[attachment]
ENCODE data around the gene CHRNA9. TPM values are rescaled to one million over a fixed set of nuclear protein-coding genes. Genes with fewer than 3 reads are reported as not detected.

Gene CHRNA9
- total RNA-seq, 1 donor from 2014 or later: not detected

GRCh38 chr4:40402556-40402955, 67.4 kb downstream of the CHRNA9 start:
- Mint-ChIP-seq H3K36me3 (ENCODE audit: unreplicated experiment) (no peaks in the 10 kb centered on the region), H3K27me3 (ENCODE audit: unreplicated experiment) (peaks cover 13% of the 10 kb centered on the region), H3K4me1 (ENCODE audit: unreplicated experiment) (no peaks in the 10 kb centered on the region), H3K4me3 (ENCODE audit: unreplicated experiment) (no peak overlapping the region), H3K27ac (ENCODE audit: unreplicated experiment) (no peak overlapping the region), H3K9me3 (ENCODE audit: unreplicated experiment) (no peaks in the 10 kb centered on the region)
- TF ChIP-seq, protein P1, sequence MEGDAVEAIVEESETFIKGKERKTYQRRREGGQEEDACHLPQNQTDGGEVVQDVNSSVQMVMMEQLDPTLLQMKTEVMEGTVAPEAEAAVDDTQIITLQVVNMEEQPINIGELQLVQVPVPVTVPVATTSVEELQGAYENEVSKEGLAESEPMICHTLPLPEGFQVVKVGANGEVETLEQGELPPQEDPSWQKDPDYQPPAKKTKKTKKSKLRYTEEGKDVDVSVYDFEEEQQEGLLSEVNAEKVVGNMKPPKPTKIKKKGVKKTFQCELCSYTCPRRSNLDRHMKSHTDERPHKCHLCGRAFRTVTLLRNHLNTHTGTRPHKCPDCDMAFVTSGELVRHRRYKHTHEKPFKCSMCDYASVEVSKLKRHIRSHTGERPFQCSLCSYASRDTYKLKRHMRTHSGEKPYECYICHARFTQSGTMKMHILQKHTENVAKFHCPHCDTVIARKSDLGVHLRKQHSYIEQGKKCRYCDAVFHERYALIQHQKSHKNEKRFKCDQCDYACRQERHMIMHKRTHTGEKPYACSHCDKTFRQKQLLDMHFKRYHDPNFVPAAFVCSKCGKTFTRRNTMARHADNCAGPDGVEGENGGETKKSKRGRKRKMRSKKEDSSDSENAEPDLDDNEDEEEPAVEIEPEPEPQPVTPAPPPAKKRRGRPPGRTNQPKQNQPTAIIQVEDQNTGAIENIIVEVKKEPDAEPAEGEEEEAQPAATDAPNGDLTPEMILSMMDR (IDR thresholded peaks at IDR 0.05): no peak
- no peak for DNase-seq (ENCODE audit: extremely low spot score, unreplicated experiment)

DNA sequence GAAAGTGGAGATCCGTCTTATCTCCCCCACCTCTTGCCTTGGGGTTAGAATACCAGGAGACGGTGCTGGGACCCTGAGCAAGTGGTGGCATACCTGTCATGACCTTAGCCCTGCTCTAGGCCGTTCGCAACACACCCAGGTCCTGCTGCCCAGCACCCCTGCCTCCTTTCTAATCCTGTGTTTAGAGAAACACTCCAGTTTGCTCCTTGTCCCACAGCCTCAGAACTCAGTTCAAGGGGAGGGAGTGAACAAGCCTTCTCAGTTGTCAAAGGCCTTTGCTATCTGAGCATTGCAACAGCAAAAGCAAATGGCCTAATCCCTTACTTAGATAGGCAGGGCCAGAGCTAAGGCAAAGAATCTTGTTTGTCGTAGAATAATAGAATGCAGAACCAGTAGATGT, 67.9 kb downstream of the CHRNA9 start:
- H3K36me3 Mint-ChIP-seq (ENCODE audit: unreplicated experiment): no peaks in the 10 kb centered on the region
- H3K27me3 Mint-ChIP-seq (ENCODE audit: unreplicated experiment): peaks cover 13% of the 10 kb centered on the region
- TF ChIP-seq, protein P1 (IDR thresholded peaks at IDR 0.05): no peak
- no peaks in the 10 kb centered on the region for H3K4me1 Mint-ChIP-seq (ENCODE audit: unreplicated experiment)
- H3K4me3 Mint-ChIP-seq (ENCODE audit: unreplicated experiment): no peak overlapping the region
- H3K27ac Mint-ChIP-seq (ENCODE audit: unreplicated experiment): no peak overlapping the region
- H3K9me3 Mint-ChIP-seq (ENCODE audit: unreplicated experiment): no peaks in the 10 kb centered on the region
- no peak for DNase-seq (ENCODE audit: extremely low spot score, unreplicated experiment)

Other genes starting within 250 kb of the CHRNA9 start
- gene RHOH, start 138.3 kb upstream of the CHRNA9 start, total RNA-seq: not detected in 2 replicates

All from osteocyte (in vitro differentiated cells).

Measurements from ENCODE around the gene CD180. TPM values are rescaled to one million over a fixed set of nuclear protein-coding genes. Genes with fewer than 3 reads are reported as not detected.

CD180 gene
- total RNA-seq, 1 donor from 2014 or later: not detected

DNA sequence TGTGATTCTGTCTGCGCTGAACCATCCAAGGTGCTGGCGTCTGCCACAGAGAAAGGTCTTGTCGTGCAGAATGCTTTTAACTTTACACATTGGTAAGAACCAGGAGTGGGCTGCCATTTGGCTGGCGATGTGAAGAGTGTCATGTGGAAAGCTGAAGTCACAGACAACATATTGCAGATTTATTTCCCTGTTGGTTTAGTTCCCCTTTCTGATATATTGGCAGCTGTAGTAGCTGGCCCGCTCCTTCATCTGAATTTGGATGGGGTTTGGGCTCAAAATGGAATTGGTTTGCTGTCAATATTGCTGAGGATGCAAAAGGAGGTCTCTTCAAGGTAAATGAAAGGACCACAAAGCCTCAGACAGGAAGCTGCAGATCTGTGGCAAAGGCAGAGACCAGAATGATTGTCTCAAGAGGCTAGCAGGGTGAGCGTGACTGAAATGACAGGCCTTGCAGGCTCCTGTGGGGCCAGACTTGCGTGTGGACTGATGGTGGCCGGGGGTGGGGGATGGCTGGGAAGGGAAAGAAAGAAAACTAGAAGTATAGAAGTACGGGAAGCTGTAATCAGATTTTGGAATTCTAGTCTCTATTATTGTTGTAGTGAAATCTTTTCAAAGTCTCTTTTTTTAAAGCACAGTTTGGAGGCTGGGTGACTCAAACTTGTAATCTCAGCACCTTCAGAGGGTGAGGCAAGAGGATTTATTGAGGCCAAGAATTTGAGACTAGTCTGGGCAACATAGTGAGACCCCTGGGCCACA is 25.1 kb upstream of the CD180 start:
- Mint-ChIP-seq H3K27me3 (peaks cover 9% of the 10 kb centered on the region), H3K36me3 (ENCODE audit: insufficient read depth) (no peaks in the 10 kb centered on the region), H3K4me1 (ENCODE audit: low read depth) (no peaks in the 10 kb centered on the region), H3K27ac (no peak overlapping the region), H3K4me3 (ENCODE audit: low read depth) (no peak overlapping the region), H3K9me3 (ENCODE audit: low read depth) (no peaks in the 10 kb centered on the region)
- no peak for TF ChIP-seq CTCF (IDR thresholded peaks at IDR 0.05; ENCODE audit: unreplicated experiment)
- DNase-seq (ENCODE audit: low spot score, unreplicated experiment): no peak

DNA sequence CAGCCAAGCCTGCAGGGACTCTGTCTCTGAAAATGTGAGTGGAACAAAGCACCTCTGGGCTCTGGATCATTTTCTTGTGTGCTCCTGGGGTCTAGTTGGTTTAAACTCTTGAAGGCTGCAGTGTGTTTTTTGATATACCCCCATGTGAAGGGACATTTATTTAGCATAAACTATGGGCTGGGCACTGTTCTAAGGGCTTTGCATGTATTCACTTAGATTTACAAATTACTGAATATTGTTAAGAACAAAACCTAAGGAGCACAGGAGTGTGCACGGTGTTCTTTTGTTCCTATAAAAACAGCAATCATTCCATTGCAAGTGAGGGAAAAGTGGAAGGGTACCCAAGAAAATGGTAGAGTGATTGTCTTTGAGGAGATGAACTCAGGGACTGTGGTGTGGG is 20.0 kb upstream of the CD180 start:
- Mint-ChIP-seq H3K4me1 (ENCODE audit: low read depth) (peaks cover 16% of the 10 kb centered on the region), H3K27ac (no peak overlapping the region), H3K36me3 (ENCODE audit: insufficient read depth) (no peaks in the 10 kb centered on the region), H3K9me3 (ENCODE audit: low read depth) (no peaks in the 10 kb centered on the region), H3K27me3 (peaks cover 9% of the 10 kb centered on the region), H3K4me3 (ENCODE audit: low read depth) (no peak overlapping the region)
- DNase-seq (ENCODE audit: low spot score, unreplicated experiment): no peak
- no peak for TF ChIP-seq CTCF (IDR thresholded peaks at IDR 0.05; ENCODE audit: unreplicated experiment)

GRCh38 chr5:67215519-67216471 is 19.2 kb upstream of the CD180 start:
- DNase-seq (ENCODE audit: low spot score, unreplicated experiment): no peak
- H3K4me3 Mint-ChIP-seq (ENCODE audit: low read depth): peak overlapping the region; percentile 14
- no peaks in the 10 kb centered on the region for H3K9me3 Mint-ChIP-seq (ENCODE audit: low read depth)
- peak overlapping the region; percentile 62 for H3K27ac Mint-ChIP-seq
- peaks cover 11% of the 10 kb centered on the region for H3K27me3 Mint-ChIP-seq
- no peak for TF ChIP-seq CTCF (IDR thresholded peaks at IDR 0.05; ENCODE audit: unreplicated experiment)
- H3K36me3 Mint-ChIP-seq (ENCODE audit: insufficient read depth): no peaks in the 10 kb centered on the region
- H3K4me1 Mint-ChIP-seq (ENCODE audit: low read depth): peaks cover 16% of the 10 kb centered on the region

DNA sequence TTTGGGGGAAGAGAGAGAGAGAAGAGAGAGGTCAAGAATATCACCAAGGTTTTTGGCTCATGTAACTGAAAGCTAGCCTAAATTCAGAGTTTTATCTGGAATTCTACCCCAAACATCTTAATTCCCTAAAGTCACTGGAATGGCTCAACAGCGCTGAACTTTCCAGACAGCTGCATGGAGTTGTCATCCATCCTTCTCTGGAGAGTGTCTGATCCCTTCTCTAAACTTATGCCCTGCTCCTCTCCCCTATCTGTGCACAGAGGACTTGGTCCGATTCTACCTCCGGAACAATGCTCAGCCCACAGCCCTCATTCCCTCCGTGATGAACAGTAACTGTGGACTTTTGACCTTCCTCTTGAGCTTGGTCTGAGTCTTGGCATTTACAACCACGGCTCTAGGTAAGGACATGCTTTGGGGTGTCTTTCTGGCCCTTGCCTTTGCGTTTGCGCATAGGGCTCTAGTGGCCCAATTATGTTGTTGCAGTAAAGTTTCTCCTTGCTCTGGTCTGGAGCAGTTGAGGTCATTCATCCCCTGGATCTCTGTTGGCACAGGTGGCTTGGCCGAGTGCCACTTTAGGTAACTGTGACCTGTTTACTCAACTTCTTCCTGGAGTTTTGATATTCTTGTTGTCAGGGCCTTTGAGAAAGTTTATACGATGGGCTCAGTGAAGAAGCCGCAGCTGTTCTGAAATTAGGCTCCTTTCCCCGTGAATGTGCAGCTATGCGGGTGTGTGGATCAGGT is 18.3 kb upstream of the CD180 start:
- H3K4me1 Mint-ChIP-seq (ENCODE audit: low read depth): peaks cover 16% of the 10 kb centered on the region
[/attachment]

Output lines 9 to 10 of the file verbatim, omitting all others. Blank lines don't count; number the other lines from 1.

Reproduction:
- H3K36me3 Mint-ChIP-seq (ENCODE audit: unreplicated experiment): no peaks in the 10 kb centered on the region
- H3K27me3 Mint-ChIP-seq (ENCODE audit: unreplicated experiment): peaks cover 13% of the 10 kb centered on the region